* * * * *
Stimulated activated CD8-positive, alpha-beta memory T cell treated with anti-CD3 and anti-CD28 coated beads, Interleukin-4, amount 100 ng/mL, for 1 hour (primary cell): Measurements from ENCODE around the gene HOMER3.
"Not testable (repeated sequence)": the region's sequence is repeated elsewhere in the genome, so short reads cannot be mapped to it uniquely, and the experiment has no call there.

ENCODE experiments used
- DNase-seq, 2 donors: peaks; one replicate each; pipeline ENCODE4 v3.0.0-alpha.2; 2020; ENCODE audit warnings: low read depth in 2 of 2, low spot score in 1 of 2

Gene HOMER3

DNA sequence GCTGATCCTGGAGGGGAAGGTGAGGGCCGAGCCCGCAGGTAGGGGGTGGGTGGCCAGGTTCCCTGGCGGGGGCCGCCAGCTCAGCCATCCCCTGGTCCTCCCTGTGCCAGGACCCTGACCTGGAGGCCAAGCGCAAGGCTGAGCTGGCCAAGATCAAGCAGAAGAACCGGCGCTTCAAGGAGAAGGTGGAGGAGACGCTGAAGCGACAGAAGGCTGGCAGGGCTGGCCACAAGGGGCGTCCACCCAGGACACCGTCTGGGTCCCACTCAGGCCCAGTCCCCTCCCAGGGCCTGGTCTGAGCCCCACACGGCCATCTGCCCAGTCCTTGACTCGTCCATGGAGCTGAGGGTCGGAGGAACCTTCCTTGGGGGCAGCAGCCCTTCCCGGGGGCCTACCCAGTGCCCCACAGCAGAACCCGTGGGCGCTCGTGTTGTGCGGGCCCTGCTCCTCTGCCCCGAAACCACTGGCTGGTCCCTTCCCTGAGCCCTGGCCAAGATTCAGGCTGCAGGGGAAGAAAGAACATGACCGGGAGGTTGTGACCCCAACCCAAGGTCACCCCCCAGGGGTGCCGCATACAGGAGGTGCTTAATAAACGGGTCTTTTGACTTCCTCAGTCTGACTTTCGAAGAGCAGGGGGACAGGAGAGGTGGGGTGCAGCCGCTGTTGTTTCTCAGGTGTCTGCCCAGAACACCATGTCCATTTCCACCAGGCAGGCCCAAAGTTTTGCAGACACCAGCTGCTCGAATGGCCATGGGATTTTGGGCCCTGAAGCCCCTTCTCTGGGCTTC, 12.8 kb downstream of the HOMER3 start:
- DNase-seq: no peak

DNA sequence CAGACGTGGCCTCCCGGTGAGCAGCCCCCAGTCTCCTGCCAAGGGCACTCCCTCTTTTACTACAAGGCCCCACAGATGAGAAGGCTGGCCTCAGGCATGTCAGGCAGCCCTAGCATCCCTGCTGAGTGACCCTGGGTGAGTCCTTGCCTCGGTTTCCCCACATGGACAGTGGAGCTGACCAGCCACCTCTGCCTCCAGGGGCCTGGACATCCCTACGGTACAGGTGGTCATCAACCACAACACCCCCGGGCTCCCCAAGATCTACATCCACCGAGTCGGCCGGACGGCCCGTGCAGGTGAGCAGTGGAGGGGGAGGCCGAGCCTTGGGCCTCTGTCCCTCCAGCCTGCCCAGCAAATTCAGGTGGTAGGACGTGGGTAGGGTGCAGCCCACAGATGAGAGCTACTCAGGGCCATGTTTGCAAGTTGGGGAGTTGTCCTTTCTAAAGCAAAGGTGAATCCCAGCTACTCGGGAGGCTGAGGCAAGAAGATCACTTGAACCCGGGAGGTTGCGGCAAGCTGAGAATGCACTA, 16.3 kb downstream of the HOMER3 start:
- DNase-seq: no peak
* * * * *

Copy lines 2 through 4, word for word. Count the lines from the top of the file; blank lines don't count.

"Not testable (repeated sequence)": the region's sequence is repeated elsewhere in the genome, so short reads cannot be mapped to it uniquely, and the experiment has no call there.

ENCODE experiments used
- DNase-seq, 2 donors: peaks; one replicate each; pipeline ENCODE4 v3.0.0-alpha.2; 2020; ENCODE audit warnings: low read depth in 2 of 2, low spot score in 1 of 2